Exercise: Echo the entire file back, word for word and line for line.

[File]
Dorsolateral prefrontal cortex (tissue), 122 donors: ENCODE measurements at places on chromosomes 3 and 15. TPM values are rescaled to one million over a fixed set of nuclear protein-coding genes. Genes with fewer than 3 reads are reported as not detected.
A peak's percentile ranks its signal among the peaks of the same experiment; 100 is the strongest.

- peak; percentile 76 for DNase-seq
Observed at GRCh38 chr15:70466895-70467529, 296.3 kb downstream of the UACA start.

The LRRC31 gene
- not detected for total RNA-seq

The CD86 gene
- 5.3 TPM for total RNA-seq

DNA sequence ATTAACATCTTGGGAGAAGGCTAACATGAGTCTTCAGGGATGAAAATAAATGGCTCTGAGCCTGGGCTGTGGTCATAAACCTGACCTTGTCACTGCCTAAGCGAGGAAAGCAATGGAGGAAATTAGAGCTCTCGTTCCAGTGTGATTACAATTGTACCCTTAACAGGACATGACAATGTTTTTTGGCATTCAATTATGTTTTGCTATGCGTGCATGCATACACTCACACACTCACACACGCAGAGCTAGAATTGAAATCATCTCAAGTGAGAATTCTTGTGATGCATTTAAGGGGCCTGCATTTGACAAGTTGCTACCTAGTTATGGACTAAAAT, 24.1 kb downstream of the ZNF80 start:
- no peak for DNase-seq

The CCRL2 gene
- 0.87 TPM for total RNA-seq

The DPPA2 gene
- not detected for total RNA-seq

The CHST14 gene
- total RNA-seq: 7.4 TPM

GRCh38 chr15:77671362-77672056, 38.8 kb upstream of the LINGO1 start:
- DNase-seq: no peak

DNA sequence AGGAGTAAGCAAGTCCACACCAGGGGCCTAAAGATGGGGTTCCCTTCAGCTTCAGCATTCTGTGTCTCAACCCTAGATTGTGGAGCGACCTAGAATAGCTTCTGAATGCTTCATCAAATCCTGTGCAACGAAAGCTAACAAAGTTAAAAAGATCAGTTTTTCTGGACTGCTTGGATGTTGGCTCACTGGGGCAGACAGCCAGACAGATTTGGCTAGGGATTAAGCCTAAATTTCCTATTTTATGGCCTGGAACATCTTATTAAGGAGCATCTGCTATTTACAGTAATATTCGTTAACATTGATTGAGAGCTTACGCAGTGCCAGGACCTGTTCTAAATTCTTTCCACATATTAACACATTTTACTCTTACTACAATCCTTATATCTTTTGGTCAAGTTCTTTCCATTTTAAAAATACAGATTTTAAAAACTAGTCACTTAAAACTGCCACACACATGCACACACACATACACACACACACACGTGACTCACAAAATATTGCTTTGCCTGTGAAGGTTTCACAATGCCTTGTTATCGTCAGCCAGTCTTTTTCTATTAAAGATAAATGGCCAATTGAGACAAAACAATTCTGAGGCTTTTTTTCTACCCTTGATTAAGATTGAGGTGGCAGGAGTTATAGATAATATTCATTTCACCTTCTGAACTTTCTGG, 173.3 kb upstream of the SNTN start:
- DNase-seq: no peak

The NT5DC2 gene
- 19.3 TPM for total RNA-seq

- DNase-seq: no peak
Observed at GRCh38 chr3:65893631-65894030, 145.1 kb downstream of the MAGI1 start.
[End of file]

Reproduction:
Dorsolateral prefrontal cortex (tissue), 122 donors: ENCODE measurements at places on chromosomes 3 and 15. TPM values are rescaled to one million over a fixed set of nuclear protein-coding genes. Genes with fewer than 3 reads are reported as not detected.
A peak's percentile ranks its signal among the peaks of the same experiment; 100 is the strongest.

- peak; percentile 76 for DNase-seq
Observed at GRCh38 chr15:70466895-70467529, 296.3 kb downstream of the UACA start.

The LRRC31 gene
- not detected for total RNA-seq

The CD86 gene
- 5.3 TPM for total RNA-seq

DNA sequence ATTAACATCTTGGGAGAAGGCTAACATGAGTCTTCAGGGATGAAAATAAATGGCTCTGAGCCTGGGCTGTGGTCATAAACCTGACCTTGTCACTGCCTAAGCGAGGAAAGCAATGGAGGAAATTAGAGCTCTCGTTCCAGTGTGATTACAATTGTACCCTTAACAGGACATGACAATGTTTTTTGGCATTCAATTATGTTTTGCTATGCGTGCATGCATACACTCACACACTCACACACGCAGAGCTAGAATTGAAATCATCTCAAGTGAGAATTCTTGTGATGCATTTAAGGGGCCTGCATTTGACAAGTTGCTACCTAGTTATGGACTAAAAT, 24.1 kb downstream of the ZNF80 start:
- no peak for DNase-seq

The CCRL2 gene
- 0.87 TPM for total RNA-seq

The DPPA2 gene
- not detected for total RNA-seq

The CHST14 gene
- total RNA-seq: 7.4 TPM

GRCh38 chr15:77671362-77672056, 38.8 kb upstream of the LINGO1 start:
- DNase-seq: no peak

DNA sequence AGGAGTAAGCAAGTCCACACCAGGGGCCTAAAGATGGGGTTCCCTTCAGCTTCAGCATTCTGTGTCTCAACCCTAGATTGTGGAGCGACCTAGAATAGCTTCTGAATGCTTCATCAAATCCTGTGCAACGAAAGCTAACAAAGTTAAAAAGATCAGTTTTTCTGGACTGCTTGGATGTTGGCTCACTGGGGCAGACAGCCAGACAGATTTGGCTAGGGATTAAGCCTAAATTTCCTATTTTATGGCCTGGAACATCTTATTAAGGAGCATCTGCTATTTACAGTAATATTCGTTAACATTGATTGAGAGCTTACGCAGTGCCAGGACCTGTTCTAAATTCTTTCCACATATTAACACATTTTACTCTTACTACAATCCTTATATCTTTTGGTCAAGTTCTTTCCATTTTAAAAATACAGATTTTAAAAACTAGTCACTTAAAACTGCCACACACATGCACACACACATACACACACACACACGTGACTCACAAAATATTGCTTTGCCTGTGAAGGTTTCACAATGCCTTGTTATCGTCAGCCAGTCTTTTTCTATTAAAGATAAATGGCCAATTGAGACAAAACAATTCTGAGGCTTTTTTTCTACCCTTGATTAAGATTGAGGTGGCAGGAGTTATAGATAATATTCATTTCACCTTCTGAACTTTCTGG, 173.3 kb upstream of the SNTN start:
- DNase-seq: no peak

The NT5DC2 gene
- 19.3 TPM for total RNA-seq

- DNase-seq: no peak
Observed at GRCh38 chr3:65893631-65894030, 145.1 kb downstream of the MAGI1 start.